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NatWest’s awful charter: Revisited

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Warning: This post was published more than 6 years ago.

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A little while ago, before I did all that App reviewing nonsense, I blogged about Natwest’s utterly unambitious Customer Charter.

You’ll probably have seen on TV ads and billboards nationwide that they’ve just published their first independent review of progress – it’s online here, and it’s well worth a read and a chuckle.

Let me share with you some of the highlights.

You’ll remember that one of the commitments I derided the most was “We will aim to serve the majority of our customers within five minutes in our branches.” They have two pages dedicated to this commitment in their follow-up report. The first is congratulatory, with big ticks heralding the arrival of more cash machines and a queue management system. Neither of those is the crucial outcome measure, though. That comes on the next page, with this pearl of wisdom:

We know … that there are times and places where customers have waited longer and we have much more to work on … We are testing a new tool to measure queues.

Their solution to improve waiting times is… to change the way waiting times are measured. Because, dear customer, this represents “Helpful Banking”. Presumably, you’ll stand in the queue for exactly the same length of time, but their report will look better. Fantastic.

Another promise was that they’d only piss off 10% of their customers: “9 out of 10 customers will rate us friendly and helpful.” How did they do?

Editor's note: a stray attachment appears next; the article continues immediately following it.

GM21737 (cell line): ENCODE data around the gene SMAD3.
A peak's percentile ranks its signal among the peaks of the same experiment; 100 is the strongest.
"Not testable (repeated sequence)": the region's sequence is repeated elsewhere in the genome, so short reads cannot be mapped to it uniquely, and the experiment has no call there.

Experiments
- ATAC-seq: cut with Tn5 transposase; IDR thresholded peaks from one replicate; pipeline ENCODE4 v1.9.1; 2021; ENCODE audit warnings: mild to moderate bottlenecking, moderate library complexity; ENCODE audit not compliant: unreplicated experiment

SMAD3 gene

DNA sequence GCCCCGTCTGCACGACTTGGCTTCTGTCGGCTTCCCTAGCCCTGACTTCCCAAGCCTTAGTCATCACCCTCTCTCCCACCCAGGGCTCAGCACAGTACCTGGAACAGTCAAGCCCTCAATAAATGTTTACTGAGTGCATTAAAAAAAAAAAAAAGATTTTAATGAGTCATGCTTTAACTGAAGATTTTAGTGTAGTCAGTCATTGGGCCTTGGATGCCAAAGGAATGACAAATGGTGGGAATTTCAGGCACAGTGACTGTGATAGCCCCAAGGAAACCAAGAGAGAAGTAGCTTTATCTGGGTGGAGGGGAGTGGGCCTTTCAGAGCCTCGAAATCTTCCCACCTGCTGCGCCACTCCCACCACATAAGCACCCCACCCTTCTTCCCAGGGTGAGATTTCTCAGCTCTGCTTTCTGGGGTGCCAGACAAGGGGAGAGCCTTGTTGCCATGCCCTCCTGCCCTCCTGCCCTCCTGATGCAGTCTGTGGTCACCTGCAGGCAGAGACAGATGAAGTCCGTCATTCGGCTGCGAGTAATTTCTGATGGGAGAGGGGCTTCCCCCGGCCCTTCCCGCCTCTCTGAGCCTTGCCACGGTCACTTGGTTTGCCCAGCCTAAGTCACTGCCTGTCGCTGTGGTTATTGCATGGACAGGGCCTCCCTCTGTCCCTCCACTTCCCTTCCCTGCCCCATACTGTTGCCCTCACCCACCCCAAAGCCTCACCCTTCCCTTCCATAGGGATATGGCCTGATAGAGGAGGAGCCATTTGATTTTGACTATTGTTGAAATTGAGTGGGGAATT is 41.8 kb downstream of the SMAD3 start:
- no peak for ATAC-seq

8 out of 10 customers rated us friendly and helpful during 2010.

They failed. But, not to worry, they still include this congraulatory customer quote:

A 9 out of 10 customer satisfaction rate … does help to reassure me that they are serious about their commitment.

Not only would pissing off 10% of customers not go a long way to reassuring me that NatWest is serious about “Helpful Banking”, the fact is that they didn’t achieve it. So it doesn’t reassure anyone about anything!

Some quick-fire ones now.

Promise: “75% of our customers to be satisfied with the way their complaint has been handled.”

57% of our customers were satisfied with the way their complaint was handled.

Promise: “[We will provide] more than 22,000 days each year to community volunteering”

During 2010, [we] gave 7,547 days of volunteering to their local communities.

Promise: “We will answer 90% of calls in less than a minute.”

We answered 91.4% of calls made to our telephone banking centres in less than 3 a minute.

Hmm, that last one looks good. It looks like they’re meeting their target. And, in fact, they are.

I’ve included it because of the ludicrous way they define the target, which is curiously hidden from the main report.

Their published result makes it look like I can phone up, and my call will be answered by a real person within a minute. That’s actually not true, because there’s often an automated machine answer first. They have then gone on to exclude from the sample anyone who fails to get through the automated machine’s ‘screening’ of calls. If you can’t find out how to speak to an actual person, you’re excluded from the figures. If the machine won’t let you speak to a real person – perhaps because “lines are busy, please try later” – you’re excluded from the figures. Extraordinary.

I can only repeat my advice from last time: Switch.

Swtich to Smile. Switch to First Direct. Switch to The Co-op.